The precise format of "sharename" depends on the protocol; see: SMB
[MS-SMB], NFS [RFC7530], NCP [NOVELL].

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Appendix F.  Collected Rules

Here are the collected syntax rules for all optional appendices,
presented for convenience.  This collected syntax is not normative.

file-URI       = file-scheme ":" file-hier-part

file-scheme    = "file"

file-hier-part = "//" auth-path
/ local-path

auth-path      = [ file-auth ] path-absolute
/ [ file-auth ] file-absolute
/ unc-authority path-absolute

local-path     = [ drive-letter ] path-absolute
/ file-absolute

file-auth      = [ userinfo "@" ] host

unc-authority  = 2*3"/" [ userinfo "@" ] file-host

file-host      = inline-IP / IPv4address / reg-name

inline-IP      = "%5B" ( IPv6address / IPvFuture ) "%5D"

file-absolute  = "/" drive-letter path-absolute

drive-letter   = ALPHA ":"
/ ALPHA "|"

This collected syntax is intended to support file URIs that take the
following forms:

Local files:

o  A traditional file URI for a local file, with an empty authority.
E.g.:

*  "file:///path/to/file"

o  The minimal representation of a local file, with no authority
field and an absolute path that begins with a slash "/".  E.g.:

*  "file:/path/to/file"

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o  The minimal representation of a local file in a DOS- or Windows-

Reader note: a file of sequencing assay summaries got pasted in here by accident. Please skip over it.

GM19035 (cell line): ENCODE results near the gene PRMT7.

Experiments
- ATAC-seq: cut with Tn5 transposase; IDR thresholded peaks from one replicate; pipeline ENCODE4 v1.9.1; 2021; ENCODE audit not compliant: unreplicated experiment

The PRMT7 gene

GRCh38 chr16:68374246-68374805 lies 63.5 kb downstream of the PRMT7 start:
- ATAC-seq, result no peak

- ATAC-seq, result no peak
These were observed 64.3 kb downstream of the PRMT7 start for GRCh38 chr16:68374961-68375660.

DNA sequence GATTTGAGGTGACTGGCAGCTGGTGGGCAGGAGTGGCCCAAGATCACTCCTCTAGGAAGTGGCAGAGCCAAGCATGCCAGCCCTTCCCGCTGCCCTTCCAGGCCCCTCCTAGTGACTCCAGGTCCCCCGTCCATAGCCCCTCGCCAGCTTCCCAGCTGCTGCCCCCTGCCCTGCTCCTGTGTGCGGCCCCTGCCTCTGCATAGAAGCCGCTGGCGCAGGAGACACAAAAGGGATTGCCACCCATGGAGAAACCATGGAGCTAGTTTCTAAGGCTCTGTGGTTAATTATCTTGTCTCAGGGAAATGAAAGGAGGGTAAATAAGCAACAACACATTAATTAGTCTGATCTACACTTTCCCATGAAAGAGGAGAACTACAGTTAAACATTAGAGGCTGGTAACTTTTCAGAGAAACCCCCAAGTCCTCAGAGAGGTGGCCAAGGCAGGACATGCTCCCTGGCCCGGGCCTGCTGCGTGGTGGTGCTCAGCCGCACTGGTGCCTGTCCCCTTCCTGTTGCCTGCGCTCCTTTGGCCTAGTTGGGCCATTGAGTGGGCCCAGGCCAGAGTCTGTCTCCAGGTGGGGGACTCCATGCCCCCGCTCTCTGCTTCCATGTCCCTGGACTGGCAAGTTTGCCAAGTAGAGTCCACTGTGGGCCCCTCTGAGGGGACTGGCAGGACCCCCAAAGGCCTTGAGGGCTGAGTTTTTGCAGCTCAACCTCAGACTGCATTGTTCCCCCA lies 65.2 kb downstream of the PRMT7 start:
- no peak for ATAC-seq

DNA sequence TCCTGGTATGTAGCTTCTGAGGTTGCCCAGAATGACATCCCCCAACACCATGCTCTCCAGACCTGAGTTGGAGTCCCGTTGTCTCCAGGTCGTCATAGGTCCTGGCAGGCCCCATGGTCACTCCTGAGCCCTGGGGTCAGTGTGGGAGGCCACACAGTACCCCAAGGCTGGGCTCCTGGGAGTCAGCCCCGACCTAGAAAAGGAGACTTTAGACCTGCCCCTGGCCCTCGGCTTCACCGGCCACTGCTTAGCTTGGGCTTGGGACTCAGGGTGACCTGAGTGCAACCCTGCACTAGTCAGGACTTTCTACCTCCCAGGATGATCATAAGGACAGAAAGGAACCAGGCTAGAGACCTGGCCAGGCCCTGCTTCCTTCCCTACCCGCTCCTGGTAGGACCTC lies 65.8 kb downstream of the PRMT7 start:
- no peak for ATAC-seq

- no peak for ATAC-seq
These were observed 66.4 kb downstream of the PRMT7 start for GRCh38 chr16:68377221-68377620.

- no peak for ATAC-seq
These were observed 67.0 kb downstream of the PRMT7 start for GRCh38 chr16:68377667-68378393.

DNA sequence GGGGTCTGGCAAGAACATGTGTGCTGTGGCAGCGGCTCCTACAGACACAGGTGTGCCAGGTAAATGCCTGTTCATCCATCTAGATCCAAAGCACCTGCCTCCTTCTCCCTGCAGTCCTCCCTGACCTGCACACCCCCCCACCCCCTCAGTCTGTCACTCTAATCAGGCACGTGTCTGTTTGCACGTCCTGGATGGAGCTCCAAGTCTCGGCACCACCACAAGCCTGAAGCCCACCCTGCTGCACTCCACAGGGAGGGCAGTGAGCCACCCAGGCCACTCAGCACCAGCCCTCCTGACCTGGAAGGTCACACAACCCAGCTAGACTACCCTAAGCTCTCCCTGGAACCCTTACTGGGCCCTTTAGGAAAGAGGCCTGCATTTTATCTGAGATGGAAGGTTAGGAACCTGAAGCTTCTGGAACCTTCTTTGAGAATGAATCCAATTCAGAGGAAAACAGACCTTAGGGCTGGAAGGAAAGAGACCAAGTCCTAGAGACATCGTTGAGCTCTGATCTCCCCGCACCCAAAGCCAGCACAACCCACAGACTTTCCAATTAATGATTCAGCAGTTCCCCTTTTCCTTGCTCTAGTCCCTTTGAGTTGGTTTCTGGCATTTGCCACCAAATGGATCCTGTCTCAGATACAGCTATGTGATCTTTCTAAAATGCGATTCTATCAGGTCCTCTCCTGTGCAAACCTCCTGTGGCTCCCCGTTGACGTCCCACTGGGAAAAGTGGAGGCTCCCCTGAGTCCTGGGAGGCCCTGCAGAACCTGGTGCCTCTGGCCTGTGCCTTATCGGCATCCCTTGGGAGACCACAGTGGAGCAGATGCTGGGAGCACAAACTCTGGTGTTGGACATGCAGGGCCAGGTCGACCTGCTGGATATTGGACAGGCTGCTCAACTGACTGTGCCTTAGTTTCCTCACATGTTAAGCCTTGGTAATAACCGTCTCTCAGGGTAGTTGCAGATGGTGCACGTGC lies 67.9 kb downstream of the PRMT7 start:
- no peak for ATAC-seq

based environment, with no authority field and an absolute path
that begins with a drive letter.  E.g.:

*  "file:c:/path/to/file"

o  Regular DOS or Windows file URIs, with vertical line characters in
the drive letter construct.  E.g.:

*  "file:///c|/path/to/file"

*  "file:/c|/path/to/file"

*  "file:c|/path/to/file"

Non-local files:

o  The representation of a non-local file, with an explicit
authority.  E.g.:

*  "file://host.example.com/path/to/file"

o  The "traditional" representation of a non-local file, with an
empty authority and a complete (transformed) UNC string in the
path.  E.g.:

*  "file:////host.example.com/path/to/file"

o  As above, with an extra slash between the empty authority and the
transformed UNC string.  E.g.:

*  "file://///host.example.com/path/to/file"

Matthew Kerwin
Queensland University of Technology
Kelvin Grove, QLD  4059
Australia

Email: matthew.kerwin@qut.edu.au